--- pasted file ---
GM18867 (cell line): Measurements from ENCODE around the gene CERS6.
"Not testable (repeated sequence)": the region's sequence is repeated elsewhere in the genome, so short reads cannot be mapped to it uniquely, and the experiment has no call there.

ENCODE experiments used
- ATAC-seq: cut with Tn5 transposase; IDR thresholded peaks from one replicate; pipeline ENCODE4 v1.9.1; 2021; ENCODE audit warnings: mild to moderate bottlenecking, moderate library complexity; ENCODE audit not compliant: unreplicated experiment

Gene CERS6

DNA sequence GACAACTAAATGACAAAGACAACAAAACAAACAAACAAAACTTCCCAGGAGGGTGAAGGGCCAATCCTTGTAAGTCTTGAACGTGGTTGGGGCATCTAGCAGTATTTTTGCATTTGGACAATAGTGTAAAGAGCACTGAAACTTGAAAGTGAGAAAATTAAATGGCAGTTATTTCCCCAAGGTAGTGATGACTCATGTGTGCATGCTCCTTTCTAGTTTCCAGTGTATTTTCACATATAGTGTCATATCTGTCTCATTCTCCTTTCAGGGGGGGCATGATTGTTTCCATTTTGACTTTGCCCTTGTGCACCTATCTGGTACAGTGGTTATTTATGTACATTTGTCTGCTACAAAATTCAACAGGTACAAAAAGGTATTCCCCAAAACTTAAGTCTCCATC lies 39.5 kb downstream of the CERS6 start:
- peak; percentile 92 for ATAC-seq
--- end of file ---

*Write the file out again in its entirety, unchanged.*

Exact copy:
GM18867 (cell line): Measurements from ENCODE around the gene CERS6.
"Not testable (repeated sequence)": the region's sequence is repeated elsewhere in the genome, so short reads cannot be mapped to it uniquely, and the experiment has no call there.

ENCODE experiments used
- ATAC-seq: cut with Tn5 transposase; IDR thresholded peaks from one replicate; pipeline ENCODE4 v1.9.1; 2021; ENCODE audit warnings: mild to moderate bottlenecking, moderate library complexity; ENCODE audit not compliant: unreplicated experiment

Gene CERS6

DNA sequence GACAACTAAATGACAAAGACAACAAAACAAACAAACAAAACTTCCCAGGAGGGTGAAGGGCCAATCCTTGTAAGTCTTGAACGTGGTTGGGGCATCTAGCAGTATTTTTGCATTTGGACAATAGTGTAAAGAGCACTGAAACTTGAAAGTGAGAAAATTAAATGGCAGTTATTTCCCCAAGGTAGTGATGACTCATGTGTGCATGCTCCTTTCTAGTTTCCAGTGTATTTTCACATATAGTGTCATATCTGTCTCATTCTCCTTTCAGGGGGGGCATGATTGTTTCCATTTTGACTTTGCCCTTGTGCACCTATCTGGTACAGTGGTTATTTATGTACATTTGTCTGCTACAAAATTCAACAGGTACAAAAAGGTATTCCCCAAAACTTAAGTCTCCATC lies 39.5 kb downstream of the CERS6 start:
- peak; percentile 92 for ATAC-seq